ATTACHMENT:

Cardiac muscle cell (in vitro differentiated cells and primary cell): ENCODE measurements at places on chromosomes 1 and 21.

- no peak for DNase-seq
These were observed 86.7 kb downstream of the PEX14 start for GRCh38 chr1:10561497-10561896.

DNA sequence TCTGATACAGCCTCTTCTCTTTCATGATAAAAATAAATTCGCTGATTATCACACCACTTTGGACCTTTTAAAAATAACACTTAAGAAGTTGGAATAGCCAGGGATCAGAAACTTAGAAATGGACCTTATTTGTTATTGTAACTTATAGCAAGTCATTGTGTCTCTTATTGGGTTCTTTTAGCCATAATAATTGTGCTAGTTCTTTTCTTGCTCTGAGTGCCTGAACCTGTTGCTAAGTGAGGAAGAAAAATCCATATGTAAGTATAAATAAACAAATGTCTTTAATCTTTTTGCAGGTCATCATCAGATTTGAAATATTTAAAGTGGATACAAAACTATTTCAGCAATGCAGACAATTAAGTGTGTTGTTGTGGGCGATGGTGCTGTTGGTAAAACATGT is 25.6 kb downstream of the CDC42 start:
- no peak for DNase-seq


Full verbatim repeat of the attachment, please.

Cardiac muscle cell (in vitro differentiated cells and primary cell): ENCODE measurements at places on chromosomes 1 and 21.

- no peak for DNase-seq
These were observed 86.7 kb downstream of the PEX14 start for GRCh38 chr1:10561497-10561896.

DNA sequence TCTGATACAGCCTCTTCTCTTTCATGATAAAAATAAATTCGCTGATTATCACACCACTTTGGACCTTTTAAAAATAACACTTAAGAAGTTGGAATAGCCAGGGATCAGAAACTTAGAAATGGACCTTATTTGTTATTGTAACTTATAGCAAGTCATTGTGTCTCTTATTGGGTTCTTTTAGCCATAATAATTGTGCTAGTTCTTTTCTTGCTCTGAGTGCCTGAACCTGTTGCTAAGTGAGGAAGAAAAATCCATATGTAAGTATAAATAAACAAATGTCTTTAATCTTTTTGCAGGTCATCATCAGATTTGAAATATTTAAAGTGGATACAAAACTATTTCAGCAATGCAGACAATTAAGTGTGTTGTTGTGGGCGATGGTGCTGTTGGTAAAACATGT is 25.6 kb downstream of the CDC42 start:
- no peak for DNase-seq